The museum is still set up in that style and now is a repository for a collection of more than 525,000 insects, 50,000 minerals and rocks, 30,000 plants, and thousands of microscopic slides.

We read that the museum also has a ‘merman’ in its collection, but on arrival, we were told that the odd artifact is on a year-long loan to another museum. So we’ll have to come back!

Touring London with Gatwick Airport’s Mascot

Stuck at The Airport is spending a couple of days in London as a guest of Gatwick Airport,, the airport’s mascot, Gary Gatwick, and a growing list of new local friends, some of whom got us out of a sticky situation. (More on that soon…)

After landing at Gatwick Airport and making the 30-minute journey to London’s Victoria Station on the Gatwick Express we were able to take in some sights before jet lag set in.

The View from Above

With Gary Gatwick in tow, we did what a lot of locals and tourists were doing on a warm, sunny day: we rode the elevators to the top of the Shard building. It’s the tallest building in the United Kingdom and the view from the observation floors at the top is just unbeatable.

Bonus: visitors can purchase drinks and snacks up top, get selfies galore, engage in some people-watching, and enjoy the gelato and air conditioning.

The View from the Water

Once we saw the views of the river from above, we wanted to see it from the water level.

The View from the River 50-minute circular cruise on the Uber Boat by Thames Clippers made that easy.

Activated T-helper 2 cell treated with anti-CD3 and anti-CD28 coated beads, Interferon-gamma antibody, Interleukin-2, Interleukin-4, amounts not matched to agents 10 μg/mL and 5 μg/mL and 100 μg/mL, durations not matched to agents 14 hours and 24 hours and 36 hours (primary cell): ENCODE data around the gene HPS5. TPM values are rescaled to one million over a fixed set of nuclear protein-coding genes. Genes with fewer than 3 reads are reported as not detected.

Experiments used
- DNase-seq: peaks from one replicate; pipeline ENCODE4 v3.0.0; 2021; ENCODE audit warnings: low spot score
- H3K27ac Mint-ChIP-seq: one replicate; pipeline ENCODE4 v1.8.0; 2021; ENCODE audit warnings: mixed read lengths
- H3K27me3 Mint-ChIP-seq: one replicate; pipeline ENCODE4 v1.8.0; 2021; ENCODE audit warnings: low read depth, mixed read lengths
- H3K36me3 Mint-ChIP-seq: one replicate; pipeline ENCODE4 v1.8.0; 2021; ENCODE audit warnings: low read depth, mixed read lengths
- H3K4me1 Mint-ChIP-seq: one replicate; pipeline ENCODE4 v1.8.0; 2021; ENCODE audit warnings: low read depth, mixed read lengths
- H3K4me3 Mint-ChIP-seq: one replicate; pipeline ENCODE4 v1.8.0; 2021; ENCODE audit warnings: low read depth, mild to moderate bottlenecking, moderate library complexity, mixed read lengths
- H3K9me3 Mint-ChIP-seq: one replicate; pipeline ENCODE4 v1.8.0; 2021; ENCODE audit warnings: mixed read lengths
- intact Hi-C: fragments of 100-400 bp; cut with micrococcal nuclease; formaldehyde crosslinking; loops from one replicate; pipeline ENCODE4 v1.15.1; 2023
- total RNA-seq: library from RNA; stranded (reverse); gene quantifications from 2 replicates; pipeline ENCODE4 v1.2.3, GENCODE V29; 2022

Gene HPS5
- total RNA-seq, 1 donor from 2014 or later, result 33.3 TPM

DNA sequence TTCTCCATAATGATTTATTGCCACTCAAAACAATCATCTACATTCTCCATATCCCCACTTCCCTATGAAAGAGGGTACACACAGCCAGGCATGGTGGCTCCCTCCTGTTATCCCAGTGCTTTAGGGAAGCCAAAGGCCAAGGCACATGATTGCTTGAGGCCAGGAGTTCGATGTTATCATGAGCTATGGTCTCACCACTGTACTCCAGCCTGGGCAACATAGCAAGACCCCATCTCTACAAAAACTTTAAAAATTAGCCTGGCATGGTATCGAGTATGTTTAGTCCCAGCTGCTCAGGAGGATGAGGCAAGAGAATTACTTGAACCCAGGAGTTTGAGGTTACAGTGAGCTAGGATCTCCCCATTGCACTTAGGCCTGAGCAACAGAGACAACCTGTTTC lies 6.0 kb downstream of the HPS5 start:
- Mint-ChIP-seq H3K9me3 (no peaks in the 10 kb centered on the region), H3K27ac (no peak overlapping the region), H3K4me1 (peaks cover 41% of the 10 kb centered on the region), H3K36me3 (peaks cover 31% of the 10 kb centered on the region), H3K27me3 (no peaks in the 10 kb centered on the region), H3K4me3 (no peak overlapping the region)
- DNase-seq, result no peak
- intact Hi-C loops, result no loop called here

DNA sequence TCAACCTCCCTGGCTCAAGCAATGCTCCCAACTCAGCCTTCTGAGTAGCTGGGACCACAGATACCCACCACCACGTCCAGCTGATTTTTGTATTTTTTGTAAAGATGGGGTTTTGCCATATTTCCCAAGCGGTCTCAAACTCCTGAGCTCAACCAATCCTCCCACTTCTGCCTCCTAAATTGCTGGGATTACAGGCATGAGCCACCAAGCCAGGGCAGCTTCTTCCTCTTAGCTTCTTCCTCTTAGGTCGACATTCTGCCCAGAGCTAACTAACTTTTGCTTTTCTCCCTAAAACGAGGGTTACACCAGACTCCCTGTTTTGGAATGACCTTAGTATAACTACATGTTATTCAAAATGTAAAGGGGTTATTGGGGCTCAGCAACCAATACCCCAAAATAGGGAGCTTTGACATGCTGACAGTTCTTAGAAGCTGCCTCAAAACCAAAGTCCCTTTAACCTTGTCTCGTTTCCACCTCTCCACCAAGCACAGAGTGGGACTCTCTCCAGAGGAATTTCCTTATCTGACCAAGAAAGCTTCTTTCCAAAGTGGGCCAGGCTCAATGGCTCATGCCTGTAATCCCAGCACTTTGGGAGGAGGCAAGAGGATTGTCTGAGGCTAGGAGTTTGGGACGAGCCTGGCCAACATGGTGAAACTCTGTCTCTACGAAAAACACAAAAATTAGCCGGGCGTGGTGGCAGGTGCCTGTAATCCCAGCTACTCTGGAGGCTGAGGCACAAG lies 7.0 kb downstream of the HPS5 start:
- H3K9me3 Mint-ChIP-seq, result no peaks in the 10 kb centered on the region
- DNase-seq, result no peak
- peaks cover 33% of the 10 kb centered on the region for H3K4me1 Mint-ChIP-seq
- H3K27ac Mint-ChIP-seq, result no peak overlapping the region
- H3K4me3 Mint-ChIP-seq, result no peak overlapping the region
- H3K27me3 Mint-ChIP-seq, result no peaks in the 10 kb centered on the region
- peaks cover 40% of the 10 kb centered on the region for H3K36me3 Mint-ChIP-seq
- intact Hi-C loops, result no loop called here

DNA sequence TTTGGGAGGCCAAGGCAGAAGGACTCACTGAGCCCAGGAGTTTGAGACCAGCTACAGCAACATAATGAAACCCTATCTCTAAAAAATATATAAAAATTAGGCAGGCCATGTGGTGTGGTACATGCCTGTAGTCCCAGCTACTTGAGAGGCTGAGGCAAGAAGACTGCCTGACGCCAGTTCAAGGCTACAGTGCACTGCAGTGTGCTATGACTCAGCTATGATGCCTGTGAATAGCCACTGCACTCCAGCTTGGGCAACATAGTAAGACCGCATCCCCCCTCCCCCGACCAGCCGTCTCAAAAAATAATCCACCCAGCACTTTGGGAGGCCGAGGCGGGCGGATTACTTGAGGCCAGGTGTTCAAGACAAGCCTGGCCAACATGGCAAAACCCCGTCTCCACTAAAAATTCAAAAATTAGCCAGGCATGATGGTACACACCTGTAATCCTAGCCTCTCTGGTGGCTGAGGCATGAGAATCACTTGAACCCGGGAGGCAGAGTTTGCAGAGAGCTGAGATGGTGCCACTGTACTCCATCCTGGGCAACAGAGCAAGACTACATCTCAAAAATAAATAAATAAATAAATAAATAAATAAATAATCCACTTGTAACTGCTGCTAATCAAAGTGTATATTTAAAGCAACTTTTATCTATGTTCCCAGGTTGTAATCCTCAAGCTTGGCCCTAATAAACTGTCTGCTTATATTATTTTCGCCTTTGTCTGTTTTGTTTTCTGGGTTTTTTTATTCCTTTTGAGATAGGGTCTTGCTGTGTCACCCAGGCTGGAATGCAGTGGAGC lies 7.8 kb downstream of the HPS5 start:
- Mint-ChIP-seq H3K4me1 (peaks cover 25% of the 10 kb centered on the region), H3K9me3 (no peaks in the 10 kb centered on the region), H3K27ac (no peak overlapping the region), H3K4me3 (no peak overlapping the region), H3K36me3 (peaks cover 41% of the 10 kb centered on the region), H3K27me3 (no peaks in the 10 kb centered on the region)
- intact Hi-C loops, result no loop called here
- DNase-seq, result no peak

With a smart and witty tour guide on the microphone, we cruised by many of London’s iconic landmarks, including The Shard, the Tate Modern, Shakespeare’s Globe theater, St Paul’s Cathedral, Houses of Parliament and Big Ben, The London Eye, and the Tower of London.

We also sailed under the Tower Bridge, which just happened to be opening to make way for a larger boat as we approached.

At one point our tour guide asked for a show of hands from all the Americans on board. No one but me raised their hand. A quick “Do you call it ‘football’ or ‘soccer’?’ survey from our guide confirmed that this tour has become quite popular with locals.

The Superbloom at the Tower of London

Day 2 of our whirlwind London tour included a visit to the Tower of London, the urban castle that served as a secure fortress, royal palace, and infamous prison, and is now also home to the very closely guarded Crown Jewels.

Courtesy Historic Royal Places

Again, we found ourselves mingling with more locals than tourists when we headed to the Tower of London to see how the historic moat around the tower has been transformed by a flower display dubbed the ‘Superbloom,’ and planted to celebrate the Platinum Jubilee of Queen Elizabeth II.

The flowers may die and fade and die back in the fall, a Superbloom volunteer told us. But he also assured us that the flowers should return each spring for at least the next four or five years.

Our tour in London also took us to the historic floating museum known as the HMS Belfast and on an unusual adventure on the underground. We’ll share details on both uniquely London experiences, and more, tomorrow.